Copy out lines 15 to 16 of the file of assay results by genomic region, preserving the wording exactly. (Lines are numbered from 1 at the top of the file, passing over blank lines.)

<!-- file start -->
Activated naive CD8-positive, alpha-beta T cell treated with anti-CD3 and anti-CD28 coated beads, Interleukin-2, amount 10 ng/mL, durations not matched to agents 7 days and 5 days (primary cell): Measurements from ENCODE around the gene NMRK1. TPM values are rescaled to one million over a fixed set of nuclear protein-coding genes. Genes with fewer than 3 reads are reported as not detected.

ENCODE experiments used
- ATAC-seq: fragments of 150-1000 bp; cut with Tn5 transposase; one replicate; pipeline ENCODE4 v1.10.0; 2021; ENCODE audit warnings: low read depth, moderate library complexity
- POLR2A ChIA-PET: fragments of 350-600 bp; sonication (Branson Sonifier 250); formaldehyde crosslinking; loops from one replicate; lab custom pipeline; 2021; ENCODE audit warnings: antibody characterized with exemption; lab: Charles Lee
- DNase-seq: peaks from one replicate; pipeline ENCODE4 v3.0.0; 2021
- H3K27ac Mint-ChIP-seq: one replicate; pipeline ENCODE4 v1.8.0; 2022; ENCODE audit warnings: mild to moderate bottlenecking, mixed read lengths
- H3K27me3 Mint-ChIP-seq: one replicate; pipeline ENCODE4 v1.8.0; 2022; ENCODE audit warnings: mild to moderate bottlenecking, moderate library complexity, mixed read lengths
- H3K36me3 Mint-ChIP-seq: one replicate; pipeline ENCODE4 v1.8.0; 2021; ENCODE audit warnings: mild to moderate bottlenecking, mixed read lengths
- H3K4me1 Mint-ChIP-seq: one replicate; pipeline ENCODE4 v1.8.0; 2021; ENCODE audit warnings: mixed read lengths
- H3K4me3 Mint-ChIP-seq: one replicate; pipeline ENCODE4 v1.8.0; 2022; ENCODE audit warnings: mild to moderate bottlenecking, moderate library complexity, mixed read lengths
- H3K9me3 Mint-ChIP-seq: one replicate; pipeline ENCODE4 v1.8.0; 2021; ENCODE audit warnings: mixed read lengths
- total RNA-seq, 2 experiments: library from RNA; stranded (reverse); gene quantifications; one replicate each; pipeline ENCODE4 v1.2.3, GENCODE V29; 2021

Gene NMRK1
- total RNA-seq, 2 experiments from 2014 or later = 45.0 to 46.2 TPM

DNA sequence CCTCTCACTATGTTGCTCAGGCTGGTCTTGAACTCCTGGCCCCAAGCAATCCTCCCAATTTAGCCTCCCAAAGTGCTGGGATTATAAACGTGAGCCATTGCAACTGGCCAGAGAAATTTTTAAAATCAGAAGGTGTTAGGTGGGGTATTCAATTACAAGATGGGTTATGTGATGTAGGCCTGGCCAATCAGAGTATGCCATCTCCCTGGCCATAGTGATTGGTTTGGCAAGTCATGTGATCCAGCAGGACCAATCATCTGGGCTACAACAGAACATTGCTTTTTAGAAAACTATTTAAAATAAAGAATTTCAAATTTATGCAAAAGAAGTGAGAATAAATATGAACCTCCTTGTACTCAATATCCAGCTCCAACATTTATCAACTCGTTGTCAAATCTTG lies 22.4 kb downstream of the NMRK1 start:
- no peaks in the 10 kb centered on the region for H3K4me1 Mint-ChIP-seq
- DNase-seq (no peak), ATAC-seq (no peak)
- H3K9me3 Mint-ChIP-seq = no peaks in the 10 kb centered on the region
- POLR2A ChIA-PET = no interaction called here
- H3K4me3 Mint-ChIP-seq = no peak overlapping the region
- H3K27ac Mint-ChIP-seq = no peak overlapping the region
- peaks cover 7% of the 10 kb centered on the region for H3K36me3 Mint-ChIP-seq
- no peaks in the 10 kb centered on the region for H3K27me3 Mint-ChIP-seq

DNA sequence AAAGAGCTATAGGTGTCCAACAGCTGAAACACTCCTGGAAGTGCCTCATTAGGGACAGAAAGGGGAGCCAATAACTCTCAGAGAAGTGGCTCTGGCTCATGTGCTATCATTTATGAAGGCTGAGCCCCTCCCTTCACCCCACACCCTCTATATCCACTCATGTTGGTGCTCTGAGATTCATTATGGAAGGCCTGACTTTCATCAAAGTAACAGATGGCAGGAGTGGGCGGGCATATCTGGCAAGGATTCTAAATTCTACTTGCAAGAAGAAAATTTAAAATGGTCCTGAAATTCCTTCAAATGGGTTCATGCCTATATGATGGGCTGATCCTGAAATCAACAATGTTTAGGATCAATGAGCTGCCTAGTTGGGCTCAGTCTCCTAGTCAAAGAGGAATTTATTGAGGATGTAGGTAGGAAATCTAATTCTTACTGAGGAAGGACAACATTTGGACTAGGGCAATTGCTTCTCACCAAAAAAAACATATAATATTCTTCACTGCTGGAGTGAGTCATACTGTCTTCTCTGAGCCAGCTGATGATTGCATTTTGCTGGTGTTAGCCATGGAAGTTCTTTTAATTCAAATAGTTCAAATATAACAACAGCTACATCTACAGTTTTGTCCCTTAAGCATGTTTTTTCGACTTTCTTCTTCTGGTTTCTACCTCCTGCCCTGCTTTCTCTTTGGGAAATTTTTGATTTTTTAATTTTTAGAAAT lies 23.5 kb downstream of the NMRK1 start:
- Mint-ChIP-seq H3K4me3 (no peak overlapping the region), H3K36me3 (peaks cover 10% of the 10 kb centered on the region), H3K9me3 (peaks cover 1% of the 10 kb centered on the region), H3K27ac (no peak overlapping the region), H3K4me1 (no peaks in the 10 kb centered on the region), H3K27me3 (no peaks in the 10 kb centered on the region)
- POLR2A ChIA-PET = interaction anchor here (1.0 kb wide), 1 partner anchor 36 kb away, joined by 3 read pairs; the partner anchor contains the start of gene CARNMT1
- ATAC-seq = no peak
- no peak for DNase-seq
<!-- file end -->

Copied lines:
DNA sequence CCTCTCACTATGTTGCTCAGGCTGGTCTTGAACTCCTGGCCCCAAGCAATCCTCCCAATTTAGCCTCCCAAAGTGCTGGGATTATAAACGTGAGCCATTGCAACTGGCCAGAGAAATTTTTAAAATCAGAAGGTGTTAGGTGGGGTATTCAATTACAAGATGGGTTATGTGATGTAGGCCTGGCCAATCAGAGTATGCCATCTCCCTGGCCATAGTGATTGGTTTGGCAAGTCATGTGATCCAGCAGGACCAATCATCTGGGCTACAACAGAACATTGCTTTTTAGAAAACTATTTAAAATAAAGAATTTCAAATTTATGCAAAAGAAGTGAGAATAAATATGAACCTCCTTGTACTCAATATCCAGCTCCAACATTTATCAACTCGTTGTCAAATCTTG lies 22.4 kb downstream of the NMRK1 start:
- no peaks in the 10 kb centered on the region for H3K4me1 Mint-ChIP-seq